Pakistan Likely to Keep Open Supply Routes to Afghanistan

Gen. Joseph Votel, commander of U.S. Central Command, visits North Waziristan, Pakistan on Aug. 19. (Pakistan Army photo)
Gen. Joseph Votel, commander of U.S. Central Command, visits North Waziristan, Pakistan on Aug. 19. (Pakistan Army photo)

Defense Secretary Jim Mattis said Friday that Pakistan was likely to keep open supply routes to U.S. troops in Afghanistan despite the Trump administration’s cutoff of military aid.

“No, I’m not concerned about them,” Mattis said of what the military calls the G-LOCS, or ground lines of communication, and the A-LOCS, or air lines of communication through Pakistani airspace.

In previous disputes with Washington, Pakistan has occasionally squeezed the G-LOCS running from the port of Karachi up through the Khyber Pass into Afghanistan, but Mattis, who was in Pakistan last month, said he had received no indications from his Pakistani counterparts of any response that would affect the supply routes.

“I don't have any at this time, no,” he said. Mattis also noted that Army Gen. Joseph Votel, commander of U.S. Central Command, had spoken Thursday with Gen. Qamar Javed Bajwa, Pakistan’s Chief of Army Staff, to discuss the potential impact of the aid cutoff.

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In a New Year’s Day Tweet, President Donald Trump said: “The United States has foolishly given Pakistan more than 33 billion dollars in aid over the last 15 years, and they have given us nothing but lies & deceit, thinking of our leaders as fools. They give safe haven to the terrorists we hunt in Afghanistan, with little help. No more!”

Since he took office, Trump has been viewed with suspicion in Islamabad because of his courting of India, Pakistan’s traditional enemy.

In his address to the nation in August on the new Afghanistan strategy, Trump said "We appreciate India's important contributions to stability in Afghanistan. We want them to help us more with Afghanistan, especially in the area of economic assistance and development."

The U.S. has repeatedly accused Pakistan of harboring terrorists from the Haqqani network, a charge Pakistan denies, and of maintaining relations with the Afghan Taliban and providing them with safe havens in Quetta and Peshawar.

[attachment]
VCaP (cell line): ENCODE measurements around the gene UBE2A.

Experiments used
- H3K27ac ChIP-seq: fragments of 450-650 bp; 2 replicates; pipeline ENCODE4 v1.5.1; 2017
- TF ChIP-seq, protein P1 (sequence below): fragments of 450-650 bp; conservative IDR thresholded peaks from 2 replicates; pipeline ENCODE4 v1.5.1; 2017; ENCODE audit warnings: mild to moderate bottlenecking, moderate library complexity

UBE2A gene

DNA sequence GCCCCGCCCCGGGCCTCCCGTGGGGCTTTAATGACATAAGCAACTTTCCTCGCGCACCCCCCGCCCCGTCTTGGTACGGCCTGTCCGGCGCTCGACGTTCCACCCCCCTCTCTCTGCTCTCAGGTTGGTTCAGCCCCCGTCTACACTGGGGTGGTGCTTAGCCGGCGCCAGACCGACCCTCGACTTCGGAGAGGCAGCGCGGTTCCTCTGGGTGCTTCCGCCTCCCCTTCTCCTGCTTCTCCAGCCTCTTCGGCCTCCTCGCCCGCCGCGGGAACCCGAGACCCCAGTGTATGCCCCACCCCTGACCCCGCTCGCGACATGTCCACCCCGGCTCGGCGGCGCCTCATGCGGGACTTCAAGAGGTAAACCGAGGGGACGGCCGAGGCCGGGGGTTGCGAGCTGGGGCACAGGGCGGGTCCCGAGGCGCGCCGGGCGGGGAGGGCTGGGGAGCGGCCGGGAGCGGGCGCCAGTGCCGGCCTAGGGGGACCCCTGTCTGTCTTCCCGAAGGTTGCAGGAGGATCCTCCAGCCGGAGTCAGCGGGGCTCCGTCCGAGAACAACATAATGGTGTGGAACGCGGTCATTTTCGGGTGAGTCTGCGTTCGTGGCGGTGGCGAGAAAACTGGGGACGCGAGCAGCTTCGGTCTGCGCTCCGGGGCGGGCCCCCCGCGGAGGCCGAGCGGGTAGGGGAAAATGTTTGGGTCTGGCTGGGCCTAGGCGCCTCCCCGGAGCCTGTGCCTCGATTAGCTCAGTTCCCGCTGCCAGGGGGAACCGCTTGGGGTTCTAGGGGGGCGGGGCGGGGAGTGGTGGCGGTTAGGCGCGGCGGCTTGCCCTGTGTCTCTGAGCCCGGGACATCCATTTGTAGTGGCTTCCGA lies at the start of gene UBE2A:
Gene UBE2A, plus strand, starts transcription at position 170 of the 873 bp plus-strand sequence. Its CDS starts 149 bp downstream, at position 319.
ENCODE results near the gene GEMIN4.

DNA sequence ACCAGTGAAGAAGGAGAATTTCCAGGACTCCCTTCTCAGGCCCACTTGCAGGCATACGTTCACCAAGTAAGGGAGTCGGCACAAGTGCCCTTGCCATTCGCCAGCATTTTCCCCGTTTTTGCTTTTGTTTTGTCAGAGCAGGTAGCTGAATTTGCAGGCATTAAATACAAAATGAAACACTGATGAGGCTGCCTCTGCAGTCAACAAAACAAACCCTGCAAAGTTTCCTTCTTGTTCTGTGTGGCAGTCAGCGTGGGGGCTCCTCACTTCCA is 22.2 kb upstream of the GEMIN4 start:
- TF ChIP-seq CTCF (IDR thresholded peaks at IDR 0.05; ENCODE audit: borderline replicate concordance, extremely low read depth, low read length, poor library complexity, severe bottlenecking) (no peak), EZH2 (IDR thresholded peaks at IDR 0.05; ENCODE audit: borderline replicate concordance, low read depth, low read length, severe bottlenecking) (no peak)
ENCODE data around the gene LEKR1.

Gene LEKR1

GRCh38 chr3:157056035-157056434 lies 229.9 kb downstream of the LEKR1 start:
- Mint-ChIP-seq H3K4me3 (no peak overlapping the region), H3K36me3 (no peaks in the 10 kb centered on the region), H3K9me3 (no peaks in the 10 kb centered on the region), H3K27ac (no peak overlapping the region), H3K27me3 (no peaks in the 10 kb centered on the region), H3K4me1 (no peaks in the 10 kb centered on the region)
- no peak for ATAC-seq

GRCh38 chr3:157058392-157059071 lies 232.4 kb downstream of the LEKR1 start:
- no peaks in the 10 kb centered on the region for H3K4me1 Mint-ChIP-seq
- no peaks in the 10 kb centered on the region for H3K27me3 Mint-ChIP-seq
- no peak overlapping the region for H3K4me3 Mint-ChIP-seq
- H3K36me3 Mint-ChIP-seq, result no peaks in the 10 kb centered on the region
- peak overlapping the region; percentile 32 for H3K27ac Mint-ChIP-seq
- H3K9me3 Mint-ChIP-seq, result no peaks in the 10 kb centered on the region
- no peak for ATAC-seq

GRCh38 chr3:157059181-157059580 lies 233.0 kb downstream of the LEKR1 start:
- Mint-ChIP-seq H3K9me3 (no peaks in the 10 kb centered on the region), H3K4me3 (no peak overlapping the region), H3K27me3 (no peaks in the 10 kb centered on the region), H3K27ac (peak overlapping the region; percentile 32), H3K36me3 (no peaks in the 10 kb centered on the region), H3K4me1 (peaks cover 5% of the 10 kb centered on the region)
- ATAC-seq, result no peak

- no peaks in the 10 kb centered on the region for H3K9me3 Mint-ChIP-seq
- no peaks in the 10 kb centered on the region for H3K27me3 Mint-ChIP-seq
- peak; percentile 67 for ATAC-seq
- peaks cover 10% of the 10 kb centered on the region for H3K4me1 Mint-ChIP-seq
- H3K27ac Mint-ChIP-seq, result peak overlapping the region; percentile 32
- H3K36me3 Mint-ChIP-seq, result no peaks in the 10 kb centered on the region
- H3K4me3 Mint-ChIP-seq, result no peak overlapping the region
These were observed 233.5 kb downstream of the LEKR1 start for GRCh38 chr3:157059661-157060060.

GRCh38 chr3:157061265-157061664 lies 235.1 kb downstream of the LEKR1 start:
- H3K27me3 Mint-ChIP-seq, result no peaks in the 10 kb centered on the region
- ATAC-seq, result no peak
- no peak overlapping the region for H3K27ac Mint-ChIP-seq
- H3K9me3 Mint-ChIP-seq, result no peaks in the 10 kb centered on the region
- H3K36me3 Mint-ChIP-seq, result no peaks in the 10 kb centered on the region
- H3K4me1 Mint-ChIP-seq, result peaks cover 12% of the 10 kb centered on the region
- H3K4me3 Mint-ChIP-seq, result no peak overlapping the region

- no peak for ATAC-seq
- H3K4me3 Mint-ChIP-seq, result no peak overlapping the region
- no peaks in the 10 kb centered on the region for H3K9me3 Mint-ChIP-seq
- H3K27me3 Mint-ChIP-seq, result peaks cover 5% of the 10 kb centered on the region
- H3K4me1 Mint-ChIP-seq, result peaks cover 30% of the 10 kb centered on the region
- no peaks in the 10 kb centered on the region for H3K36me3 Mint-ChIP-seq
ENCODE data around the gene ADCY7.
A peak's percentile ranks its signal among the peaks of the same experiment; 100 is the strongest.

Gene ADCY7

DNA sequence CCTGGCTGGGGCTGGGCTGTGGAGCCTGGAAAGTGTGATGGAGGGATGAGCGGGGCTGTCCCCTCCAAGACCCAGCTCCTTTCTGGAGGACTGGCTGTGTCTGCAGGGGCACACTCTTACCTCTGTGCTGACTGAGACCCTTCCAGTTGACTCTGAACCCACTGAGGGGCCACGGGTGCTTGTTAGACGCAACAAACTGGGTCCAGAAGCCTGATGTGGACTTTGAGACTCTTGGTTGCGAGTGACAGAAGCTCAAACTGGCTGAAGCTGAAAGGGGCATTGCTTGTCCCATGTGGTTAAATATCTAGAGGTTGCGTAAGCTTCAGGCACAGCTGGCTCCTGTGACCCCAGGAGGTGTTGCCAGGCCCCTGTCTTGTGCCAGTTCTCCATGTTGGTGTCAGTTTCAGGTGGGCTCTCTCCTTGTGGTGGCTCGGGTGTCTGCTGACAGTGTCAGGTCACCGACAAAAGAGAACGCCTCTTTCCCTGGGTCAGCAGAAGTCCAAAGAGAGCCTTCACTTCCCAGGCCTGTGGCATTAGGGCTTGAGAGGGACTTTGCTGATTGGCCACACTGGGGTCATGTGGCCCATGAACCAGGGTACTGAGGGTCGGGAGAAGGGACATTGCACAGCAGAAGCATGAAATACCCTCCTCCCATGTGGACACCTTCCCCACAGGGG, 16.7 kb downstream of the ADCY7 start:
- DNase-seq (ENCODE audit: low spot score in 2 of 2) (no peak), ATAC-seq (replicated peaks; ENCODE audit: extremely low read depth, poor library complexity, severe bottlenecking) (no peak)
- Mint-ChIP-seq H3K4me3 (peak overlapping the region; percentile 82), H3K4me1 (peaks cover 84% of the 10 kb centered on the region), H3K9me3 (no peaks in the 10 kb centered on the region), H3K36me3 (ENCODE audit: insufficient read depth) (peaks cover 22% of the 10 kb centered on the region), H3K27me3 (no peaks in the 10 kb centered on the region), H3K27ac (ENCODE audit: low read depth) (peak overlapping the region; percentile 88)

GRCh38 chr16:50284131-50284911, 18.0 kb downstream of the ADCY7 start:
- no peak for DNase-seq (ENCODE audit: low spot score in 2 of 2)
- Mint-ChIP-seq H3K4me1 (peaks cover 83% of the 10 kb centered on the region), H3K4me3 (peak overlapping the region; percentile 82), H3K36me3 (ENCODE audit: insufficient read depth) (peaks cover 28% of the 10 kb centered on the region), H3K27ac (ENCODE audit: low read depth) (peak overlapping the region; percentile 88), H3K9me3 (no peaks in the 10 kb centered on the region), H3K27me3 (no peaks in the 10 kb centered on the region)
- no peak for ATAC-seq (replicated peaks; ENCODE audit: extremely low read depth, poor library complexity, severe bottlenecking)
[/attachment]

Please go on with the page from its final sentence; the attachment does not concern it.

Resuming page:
On Thursday, the Trump administration announced that nearly all military aid to Pakistan, about $2 billion annually, would be frozen.

On Friday, a senior administration official, speaking to reporters on background, said that steps in addition to the military aid cutoff were under consideration.

“The U.S. does have a range of tools that we're looking at beyond just the security assistance issue to deal with Pakistan and to try to convince it to crack down on the Taliban and Haqqani network," the official said.

“Certainly, no one should doubt the U.S. resolve to address this threat and all options, I would say, will be on the table," the official said.

The aid cutoff announcement triggered a furious response from Pakistan. Foreign Minister Khawaja Asif called the United States "a friend who always betrays.”

Prime Minister Shahid Khaqan Abbasi charged that the U.S. was grossly overestimating the amount of aid provided. “The aid in the last five years at least has been less than $10 million a year. It is a very, very insignificant amount,” he said.

Abbassi also said that the U.S. was promoting a “fallacy” in charging that Pakistan was soft on terrorism. “We are today fighting the largest war on terror in the world. We are fighting the world’s war on terror with our own resources. That is something the world has to appreciate,” he said.

Abbassi said that Pakistan had lost 6,500 of its troops and 37,000 civilians in combating terrorism. In addition, “We have suffered a loss of over $120 billion in our economy,” he said. “We just want the world to know that Pakistan is on the forefront on the war on this terror.”

In his informal session with Pentagon reporters Friday, Mattis agreed that terrorists had inflicted huge losses on Pakistan.

“I think many of you are aware that Pakistan has lost more troops total than all of NATO, coalition, combined in the fight against them,” Mattis said. “But we've had disagreements, strong disagreements on some issues, and we're working those.”

The dialogue with Pakistan was continuing despite the aid cutoff, Mattis said. He said that “we're still working with Pakistan, and we would restore the aid if we see decisive movements against the terrorists, who are as much of a threat against Pakistan as they are against us.”

Richard Sisk can be reached at Richard.Sisk@Military.com

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